Truckstops = Coffeehouses with copious rig parking?

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Cariboucoffee1A new index tracking sales of goods and services at highway truckstops, the McLane-NATSO quarterly index, recently tracked an interesting rise in the sale of hot beverages like coffees, cappucinos and teas at truckstops. That category of sales jumped 34 percent in 2010 compared to the previous year, suggesting to me at least a little more than freight picking up.

Turns out NATSO thinks so, too — in some sense, anyway. “Truckstops … are continuously diversifying their product offerings to meet the demands of the marketplace,” said NATSO President and CEO Lisa Mullings in the organization’s press release about findings from the index.

Not only are you benefiting from the quality improvements many stops have gotten out of a coffee bean of late. They’ve led to the situation I often happily find myself in on the road in my little four-wheeler, skipping over the highway-exit Starbucks in favor of the Pilot or TA or Flying J for a quick cuppa. Other four-wheelers have no doubt followed suit.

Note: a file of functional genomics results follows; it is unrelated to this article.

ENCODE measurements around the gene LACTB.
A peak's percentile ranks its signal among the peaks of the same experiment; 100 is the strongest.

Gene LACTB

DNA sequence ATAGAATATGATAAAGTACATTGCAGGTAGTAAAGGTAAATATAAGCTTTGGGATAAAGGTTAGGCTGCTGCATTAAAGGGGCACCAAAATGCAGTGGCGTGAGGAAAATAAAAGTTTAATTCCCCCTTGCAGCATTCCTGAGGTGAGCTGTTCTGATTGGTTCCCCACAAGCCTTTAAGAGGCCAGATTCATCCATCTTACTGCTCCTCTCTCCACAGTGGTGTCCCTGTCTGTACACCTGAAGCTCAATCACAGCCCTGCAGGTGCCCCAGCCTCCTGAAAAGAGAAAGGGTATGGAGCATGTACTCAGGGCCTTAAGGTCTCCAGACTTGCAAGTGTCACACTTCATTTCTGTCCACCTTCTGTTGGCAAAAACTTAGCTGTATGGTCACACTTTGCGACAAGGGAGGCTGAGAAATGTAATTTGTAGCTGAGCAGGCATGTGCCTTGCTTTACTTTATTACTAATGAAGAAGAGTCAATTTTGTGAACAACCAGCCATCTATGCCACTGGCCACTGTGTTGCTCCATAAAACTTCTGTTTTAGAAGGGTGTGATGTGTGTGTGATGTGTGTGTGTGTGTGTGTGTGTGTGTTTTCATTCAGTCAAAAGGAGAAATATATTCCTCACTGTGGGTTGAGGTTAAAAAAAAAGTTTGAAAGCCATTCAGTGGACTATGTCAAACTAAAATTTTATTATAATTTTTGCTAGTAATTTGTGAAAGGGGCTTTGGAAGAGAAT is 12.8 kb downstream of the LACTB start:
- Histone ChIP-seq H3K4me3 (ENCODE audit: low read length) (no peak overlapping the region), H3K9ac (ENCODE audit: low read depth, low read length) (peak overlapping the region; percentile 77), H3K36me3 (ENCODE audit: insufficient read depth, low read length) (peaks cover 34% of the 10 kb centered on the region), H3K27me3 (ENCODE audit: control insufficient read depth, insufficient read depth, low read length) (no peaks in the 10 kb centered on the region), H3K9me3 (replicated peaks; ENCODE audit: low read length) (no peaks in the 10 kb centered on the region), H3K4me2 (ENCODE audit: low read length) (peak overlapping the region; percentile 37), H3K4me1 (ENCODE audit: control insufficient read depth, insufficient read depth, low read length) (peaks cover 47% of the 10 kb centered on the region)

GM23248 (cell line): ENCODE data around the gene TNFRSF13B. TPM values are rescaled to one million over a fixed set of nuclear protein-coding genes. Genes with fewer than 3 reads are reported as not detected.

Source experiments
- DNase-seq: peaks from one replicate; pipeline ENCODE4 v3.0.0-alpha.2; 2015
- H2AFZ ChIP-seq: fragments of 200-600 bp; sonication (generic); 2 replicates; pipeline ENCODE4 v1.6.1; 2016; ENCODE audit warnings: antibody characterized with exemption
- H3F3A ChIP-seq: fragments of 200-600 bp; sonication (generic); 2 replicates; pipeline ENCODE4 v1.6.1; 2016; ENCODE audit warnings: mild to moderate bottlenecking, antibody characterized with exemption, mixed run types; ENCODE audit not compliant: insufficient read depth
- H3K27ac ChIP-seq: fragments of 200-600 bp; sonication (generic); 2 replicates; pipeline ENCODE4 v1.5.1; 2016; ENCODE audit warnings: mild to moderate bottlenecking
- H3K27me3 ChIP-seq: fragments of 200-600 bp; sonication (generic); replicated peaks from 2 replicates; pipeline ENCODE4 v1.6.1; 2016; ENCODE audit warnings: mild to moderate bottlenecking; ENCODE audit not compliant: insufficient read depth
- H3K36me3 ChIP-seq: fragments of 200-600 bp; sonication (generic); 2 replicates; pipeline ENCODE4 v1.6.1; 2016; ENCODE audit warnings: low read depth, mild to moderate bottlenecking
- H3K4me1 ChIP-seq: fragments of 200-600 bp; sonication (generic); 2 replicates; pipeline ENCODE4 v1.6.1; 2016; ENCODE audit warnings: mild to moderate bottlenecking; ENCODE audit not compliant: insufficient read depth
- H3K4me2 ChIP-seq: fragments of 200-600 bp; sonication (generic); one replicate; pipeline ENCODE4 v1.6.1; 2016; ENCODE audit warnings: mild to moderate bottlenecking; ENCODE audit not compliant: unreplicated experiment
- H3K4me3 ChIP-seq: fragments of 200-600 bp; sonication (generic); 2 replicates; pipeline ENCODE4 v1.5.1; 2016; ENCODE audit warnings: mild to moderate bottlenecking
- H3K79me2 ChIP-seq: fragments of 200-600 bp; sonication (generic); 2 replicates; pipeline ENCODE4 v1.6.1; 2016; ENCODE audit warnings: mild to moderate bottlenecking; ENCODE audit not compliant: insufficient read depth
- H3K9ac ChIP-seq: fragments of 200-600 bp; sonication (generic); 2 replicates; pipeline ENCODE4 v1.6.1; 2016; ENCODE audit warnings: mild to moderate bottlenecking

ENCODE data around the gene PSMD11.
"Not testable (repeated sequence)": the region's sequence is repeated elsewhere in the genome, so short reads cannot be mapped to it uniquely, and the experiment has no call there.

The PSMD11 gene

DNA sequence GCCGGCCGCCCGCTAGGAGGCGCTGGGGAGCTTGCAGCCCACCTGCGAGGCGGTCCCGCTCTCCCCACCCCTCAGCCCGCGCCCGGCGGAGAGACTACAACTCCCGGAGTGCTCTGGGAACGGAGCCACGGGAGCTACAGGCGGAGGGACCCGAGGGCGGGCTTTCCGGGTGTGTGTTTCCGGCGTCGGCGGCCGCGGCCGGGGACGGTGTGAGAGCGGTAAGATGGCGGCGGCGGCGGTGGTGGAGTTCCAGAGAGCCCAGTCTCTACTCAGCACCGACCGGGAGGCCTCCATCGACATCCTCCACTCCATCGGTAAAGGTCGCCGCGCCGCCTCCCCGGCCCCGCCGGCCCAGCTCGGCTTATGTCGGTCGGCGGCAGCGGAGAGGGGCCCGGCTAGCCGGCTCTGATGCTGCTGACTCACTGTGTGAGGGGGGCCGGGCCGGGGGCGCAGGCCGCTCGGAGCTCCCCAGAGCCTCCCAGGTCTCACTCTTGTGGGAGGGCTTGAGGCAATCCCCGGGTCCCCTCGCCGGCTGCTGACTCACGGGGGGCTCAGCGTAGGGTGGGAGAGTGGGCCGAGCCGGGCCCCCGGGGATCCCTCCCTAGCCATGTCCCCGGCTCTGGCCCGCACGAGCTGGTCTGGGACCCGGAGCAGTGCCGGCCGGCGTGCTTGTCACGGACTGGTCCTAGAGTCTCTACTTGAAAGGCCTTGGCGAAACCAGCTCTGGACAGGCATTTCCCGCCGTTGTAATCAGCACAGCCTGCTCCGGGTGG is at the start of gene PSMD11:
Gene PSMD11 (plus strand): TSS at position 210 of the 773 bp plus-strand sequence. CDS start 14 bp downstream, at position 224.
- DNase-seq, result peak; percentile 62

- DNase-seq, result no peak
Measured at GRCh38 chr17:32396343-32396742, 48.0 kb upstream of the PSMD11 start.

There’s more good coffee coming, too. You may have seen NATSO’s announcement of a marketing partnership with Minnesota-headquartered Caribou Coffee, which holds a special place in my caffeinated memory as one of the first of the chain coffeeshops I ever frequented. If my memory serves, North Carolina, particularly the Chapel Hill area, had a Caribou location or two well before Starbucks was so ubiquitous. The coffee was just awesome — and still is. In any case, here’s hoping the truckstops keep the quality improvement up in the more crucial areas, too. If only they had good control of the price of fuel, eh?

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